Open Access Article
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Compact diode-pumped Nd:YAG laser for remote analysis of low-alloy steels by laser-induced breakdown spectroscopy

V. N. Lednev *ab, A. E. Dormidonov c, P. A. Sdvizhenskii b, M. Ya Grishin ad, A. N. Fedorov a, A. D. Savvin c, E. S. Safronova a and S. M. Pershin a
aProkhorov General Physics Institute, Russian Academy of Science, Moscow, Russia. E-mail:
bNational University of Science and Technology MISiS, Moscow, Russia
cLomonosov Moscow State University, International Laser Center, Moscow, Russia
dMoscow Institute of Physics and Technology (State University), Dolgoprudny, Moscow Region, Russia

Received 23rd September 2017 , Accepted 13th December 2017

First published on 13th December 2017

A low weight diode-pumped Nd:YAG laser (400 g, 1064 nm, 5 ns, 130 mJ per pulse) was developed for a compact laser-induced breakdown spectroscopy (LIBS) system to be installed on a robotized arm. Fiber optics delivery vs. conventional LIBS were compared for C, Si, Mn and Cr analysis in low-alloy steels. Fiber optics transformed the multimode laser beam to a flat-top beam with an improved fluence profile stability, resulting in shallow and more reproducible craters. A fast imaging study revealed that plasma generated by fiber optic pulses was plane-shaped, more uniform and dissipated two-fold faster compared with the plasma induced by direct laser beam focusing. Greater peak fluence for conventional LIBS provided plasma with 20–100 times more intensive emission due to the greater ablated mass, higher temperature and electron density. Improved reproducibility of shot-to-shot measurements was observed for plasma induced by fiber optic pulses, due to more stable ablation. The analytical capabilities of LIBS were compared for fiber optics vs. conventional LIBS in terms of calibration curve linearity, limits of detection and the root mean square error of the cross-validation procedure. Limits of detection for Si, Cr and Mn were always better for direct laser beam focusing; however, more importantly, the conventional LIBS system provided quantitative analysis for carbon in low-alloy steels (0.025–0.5% wt) with acceptable detection limits (55 ppm) while fiber optic pulses produced too-low intensity plasma.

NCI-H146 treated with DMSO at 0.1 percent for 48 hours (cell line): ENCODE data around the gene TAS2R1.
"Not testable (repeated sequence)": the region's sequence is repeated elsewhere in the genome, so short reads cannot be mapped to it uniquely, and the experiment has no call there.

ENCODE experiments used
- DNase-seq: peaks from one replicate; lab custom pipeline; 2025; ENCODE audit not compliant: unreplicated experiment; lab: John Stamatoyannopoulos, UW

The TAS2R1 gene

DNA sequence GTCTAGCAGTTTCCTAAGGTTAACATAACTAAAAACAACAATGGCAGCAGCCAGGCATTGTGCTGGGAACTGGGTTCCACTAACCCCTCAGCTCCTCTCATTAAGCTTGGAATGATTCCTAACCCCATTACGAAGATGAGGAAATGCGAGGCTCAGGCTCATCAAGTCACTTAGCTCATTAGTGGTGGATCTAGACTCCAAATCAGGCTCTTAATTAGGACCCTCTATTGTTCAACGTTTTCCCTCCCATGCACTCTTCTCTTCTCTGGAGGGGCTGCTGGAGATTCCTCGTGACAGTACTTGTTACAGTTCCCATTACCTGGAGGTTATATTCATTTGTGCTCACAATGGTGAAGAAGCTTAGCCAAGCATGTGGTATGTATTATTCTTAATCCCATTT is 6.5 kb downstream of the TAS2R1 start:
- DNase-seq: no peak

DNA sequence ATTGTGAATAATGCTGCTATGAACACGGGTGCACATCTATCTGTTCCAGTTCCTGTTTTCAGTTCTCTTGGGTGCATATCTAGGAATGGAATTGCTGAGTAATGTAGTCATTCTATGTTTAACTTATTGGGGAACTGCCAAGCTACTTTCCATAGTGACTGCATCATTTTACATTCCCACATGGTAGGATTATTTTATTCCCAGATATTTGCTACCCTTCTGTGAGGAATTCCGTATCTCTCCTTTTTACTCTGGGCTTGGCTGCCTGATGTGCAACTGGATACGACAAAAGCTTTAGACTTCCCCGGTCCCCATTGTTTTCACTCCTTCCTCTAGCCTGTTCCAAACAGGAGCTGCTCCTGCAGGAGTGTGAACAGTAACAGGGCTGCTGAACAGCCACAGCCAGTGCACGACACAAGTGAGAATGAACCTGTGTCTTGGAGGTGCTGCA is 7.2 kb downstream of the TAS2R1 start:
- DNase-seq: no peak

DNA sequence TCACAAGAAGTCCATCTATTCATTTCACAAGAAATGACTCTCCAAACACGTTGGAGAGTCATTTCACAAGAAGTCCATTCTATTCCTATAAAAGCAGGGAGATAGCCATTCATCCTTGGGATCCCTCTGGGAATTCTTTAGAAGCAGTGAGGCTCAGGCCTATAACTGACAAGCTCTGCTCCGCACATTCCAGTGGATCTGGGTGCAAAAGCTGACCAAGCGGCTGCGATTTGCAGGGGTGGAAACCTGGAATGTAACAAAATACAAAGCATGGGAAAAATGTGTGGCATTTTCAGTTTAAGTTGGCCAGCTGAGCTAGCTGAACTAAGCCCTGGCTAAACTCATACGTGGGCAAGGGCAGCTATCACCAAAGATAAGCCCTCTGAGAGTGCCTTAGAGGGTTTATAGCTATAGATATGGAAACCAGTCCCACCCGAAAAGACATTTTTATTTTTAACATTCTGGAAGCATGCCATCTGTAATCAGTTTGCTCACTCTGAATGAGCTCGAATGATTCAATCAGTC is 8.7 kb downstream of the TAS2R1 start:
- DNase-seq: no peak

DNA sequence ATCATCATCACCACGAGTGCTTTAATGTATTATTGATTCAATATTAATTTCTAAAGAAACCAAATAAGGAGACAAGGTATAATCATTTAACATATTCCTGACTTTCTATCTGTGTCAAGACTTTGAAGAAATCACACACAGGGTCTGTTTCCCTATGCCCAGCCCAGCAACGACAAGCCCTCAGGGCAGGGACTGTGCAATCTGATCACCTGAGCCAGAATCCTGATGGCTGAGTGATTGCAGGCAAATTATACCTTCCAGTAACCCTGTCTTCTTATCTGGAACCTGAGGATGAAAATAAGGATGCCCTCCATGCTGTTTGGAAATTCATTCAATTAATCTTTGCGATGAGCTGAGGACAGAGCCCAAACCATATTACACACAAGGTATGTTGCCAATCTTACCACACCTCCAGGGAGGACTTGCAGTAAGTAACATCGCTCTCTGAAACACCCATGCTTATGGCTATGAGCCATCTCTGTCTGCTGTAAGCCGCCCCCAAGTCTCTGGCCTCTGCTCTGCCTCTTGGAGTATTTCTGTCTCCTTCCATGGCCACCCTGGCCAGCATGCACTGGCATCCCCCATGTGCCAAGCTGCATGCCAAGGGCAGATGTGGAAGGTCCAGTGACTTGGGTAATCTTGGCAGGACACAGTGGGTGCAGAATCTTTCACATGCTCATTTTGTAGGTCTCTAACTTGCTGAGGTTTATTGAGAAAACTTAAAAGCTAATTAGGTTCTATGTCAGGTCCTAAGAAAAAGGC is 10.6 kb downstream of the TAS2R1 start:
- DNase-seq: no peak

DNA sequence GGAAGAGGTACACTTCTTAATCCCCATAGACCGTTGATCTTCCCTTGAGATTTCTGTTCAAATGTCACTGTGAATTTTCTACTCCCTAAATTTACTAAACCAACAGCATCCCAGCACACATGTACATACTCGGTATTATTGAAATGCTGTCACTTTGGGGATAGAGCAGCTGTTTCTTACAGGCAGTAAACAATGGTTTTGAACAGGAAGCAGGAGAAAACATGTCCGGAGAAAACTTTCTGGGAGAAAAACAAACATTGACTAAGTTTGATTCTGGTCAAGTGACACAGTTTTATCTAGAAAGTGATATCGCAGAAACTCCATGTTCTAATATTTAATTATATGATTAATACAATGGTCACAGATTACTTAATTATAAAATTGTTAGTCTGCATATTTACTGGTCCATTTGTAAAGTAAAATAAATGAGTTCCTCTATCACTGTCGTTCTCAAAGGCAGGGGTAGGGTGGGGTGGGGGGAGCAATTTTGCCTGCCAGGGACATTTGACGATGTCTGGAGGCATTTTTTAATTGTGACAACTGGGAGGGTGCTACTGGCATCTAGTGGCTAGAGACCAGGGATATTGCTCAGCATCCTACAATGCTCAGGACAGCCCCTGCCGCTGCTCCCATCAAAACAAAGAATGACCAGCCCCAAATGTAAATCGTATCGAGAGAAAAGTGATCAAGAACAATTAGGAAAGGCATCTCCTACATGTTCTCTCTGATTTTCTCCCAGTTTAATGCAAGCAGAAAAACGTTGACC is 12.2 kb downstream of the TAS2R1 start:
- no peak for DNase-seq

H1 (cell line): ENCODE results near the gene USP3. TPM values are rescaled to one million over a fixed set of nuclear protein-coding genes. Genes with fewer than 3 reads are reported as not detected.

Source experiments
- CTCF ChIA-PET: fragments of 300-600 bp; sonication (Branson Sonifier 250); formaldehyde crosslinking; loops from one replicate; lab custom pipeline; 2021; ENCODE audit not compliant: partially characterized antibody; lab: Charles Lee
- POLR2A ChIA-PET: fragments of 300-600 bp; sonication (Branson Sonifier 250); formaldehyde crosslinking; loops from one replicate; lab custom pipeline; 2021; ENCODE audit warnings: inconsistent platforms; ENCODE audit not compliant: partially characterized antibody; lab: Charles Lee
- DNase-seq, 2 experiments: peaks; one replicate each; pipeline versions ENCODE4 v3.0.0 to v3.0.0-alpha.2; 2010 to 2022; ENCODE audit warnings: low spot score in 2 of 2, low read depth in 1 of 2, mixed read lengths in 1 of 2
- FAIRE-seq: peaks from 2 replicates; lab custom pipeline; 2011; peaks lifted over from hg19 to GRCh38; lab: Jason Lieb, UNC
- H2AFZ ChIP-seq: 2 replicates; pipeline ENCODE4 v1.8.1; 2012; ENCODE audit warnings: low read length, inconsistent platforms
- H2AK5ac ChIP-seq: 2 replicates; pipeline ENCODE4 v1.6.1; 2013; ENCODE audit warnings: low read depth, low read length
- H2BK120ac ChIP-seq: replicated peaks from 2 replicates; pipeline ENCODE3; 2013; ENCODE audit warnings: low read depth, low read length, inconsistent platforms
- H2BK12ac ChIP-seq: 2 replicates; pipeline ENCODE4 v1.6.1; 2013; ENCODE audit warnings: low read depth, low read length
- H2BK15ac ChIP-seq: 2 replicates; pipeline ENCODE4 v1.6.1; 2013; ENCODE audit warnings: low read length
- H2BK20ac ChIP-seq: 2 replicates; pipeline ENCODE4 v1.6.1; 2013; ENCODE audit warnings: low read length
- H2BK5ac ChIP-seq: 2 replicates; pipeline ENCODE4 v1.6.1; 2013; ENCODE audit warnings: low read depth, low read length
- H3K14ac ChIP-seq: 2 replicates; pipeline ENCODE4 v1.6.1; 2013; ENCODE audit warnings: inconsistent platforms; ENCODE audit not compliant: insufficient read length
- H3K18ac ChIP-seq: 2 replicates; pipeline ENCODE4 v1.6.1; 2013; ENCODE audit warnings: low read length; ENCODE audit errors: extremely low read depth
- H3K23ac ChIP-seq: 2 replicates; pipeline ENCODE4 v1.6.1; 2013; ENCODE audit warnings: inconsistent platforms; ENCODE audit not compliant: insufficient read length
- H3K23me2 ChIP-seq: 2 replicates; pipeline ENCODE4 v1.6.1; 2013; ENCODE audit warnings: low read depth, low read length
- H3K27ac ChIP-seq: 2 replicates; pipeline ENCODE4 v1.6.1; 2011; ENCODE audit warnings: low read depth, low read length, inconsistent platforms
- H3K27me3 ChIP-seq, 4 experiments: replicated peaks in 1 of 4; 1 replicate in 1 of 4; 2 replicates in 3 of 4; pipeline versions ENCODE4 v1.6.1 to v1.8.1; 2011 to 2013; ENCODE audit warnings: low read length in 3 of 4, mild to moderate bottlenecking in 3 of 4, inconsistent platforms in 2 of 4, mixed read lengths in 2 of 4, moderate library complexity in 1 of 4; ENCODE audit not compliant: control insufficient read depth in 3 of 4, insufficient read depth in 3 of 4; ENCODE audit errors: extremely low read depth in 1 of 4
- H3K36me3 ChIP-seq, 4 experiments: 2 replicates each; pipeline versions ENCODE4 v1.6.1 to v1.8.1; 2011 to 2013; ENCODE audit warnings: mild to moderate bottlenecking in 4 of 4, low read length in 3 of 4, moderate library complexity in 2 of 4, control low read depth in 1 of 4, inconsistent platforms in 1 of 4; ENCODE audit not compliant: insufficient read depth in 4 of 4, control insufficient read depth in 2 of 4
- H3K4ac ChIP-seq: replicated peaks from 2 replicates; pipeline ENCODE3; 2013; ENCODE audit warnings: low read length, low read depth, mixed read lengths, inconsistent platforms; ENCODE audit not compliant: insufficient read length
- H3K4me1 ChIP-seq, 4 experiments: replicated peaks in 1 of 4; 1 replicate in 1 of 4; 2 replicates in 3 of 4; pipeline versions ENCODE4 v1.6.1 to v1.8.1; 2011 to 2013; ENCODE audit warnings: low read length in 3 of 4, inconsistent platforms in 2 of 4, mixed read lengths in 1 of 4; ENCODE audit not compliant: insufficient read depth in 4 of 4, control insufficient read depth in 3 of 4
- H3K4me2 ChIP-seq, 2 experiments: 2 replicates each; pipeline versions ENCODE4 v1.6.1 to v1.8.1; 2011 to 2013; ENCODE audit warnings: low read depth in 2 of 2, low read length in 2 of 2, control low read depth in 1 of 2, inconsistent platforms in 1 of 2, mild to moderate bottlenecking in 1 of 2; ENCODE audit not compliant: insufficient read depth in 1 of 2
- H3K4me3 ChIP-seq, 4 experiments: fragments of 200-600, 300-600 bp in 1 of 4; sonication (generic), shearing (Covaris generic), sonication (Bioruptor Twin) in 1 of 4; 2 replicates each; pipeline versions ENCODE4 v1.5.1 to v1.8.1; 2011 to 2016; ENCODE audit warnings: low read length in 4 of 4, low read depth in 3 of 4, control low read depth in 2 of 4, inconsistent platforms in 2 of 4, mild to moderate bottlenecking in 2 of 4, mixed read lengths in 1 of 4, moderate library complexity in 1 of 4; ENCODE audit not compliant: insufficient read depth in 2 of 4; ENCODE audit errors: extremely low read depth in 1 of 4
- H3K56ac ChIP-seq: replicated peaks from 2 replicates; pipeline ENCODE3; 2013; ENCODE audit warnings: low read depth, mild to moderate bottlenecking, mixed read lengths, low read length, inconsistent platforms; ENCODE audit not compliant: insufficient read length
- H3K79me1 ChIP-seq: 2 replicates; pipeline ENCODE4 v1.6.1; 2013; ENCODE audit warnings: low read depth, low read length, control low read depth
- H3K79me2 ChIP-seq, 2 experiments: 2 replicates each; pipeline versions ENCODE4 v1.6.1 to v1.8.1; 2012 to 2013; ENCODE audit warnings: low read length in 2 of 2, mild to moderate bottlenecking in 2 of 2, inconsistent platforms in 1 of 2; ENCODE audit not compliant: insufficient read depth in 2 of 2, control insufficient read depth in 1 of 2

1 Introduction

The growth in new technologies and blooming of industrial automatization presents a challenge in analytical chemistry for the development of new instrumentation with on-site measurement and quantitative analysis capability.1–3 In addition, such systems are urgently required for applications where environmental conditions are dangerous/hazardous for analysts or where the objects of interest themselves are not safe (nuclear materials, situations with a high concentration of beryllium, etc.). Laser-induced breakdown spectroscopy (LIBS) is a powerful analytical technique for the rapid multielemental analysis of almost any sample in any environment. During the past decades, numerous LIBS systems have been developed for industrial applications such as corrosion monitoring on a nuclear plant facility,4 high efficiency recycling sorting systems,1,5 controlling of Zn-coating thickness6 and molten steel analysis.7,8

A laser is a core element of any LIBS system as its characteristics (wavelength, pulse duration, power density, repetition rate, etc.) strongly influence the plasma properties, and its emissivity defines LIBS analytical capabilities.1,3,9–11 Different types of laser sources have been utilized, depending on the LIBS analysis goals (major components vs. additives analysis) and specific environment conditions (high ambient temperature, dusty or radioactive environment, etc.). The pulsed solid state Nd:YAG laser is a “workhorse” for most industrial LIBS applications due to its reliability, compactness, low price and robustness. Depending on the application needs and specific conditions for on-site analysis, laser pulses can be delivered to the target in two ways. First, the laser system (laser head, power supply etc.) can be installed on-site, utilizing direct laser beam focusing via a simple or complex telescopic system.1,12–14 If line-of-sight analysis cannot be carried out, then laser pulses can be delivered by fiber optics to provide more flexible solutions for LIBS applications.1,3